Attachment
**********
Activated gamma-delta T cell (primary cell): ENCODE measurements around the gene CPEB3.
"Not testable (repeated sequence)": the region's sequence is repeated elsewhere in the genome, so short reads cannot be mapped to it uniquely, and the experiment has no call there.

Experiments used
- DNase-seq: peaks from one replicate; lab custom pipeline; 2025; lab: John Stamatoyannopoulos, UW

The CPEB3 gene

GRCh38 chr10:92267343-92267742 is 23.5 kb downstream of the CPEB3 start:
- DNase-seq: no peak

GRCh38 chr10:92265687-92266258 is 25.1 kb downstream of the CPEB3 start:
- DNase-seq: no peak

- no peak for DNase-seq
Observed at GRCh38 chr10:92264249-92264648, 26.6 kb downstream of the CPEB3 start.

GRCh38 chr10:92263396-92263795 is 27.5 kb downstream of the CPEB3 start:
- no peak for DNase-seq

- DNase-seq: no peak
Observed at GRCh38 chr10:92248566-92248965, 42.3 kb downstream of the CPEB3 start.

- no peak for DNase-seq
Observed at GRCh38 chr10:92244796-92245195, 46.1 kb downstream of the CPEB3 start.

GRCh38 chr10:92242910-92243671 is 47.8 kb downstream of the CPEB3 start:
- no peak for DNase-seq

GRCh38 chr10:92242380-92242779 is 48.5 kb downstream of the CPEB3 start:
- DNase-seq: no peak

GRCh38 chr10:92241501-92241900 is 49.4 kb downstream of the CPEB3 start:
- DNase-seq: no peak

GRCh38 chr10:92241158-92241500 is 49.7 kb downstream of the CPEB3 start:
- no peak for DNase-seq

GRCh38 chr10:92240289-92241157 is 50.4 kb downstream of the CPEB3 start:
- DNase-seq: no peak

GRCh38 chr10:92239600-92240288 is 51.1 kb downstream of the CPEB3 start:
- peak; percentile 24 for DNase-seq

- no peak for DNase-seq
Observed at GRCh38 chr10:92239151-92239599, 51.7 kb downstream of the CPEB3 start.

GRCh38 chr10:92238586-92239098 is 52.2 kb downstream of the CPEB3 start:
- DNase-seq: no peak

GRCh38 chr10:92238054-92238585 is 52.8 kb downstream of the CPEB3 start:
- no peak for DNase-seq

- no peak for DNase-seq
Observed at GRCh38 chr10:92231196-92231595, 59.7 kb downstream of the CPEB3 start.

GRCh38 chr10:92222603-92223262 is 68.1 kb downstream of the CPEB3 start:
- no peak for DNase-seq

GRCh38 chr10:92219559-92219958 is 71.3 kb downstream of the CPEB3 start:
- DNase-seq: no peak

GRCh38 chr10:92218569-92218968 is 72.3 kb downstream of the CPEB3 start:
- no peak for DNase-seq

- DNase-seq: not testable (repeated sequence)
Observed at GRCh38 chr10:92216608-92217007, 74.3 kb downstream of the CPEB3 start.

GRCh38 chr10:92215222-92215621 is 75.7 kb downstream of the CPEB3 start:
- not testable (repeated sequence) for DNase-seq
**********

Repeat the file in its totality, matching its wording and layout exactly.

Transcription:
Activated gamma-delta T cell (primary cell): ENCODE measurements around the gene CPEB3.
"Not testable (repeated sequence)": the region's sequence is repeated elsewhere in the genome, so short reads cannot be mapped to it uniquely, and the experiment has no call there.

Experiments used
- DNase-seq: peaks from one replicate; lab custom pipeline; 2025; lab: John Stamatoyannopoulos, UW

The CPEB3 gene

GRCh38 chr10:92267343-92267742 is 23.5 kb downstream of the CPEB3 start:
- DNase-seq: no peak

GRCh38 chr10:92265687-92266258 is 25.1 kb downstream of the CPEB3 start:
- DNase-seq: no peak

- no peak for DNase-seq
Observed at GRCh38 chr10:92264249-92264648, 26.6 kb downstream of the CPEB3 start.

GRCh38 chr10:92263396-92263795 is 27.5 kb downstream of the CPEB3 start:
- no peak for DNase-seq

- DNase-seq: no peak
Observed at GRCh38 chr10:92248566-92248965, 42.3 kb downstream of the CPEB3 start.

- no peak for DNase-seq
Observed at GRCh38 chr10:92244796-92245195, 46.1 kb downstream of the CPEB3 start.

GRCh38 chr10:92242910-92243671 is 47.8 kb downstream of the CPEB3 start:
- no peak for DNase-seq

GRCh38 chr10:92242380-92242779 is 48.5 kb downstream of the CPEB3 start:
- DNase-seq: no peak

GRCh38 chr10:92241501-92241900 is 49.4 kb downstream of the CPEB3 start:
- DNase-seq: no peak

GRCh38 chr10:92241158-92241500 is 49.7 kb downstream of the CPEB3 start:
- no peak for DNase-seq

GRCh38 chr10:92240289-92241157 is 50.4 kb downstream of the CPEB3 start:
- DNase-seq: no peak

GRCh38 chr10:92239600-92240288 is 51.1 kb downstream of the CPEB3 start:
- peak; percentile 24 for DNase-seq

- no peak for DNase-seq
Observed at GRCh38 chr10:92239151-92239599, 51.7 kb downstream of the CPEB3 start.

GRCh38 chr10:92238586-92239098 is 52.2 kb downstream of the CPEB3 start:
- DNase-seq: no peak

GRCh38 chr10:92238054-92238585 is 52.8 kb downstream of the CPEB3 start:
- no peak for DNase-seq

- no peak for DNase-seq
Observed at GRCh38 chr10:92231196-92231595, 59.7 kb downstream of the CPEB3 start.

GRCh38 chr10:92222603-92223262 is 68.1 kb downstream of the CPEB3 start:
- no peak for DNase-seq

GRCh38 chr10:92219559-92219958 is 71.3 kb downstream of the CPEB3 start:
- DNase-seq: no peak

GRCh38 chr10:92218569-92218968 is 72.3 kb downstream of the CPEB3 start:
- no peak for DNase-seq

- DNase-seq: not testable (repeated sequence)
Observed at GRCh38 chr10:92216608-92217007, 74.3 kb downstream of the CPEB3 start.

GRCh38 chr10:92215222-92215621 is 75.7 kb downstream of the CPEB3 start:
- not testable (repeated sequence) for DNase-seq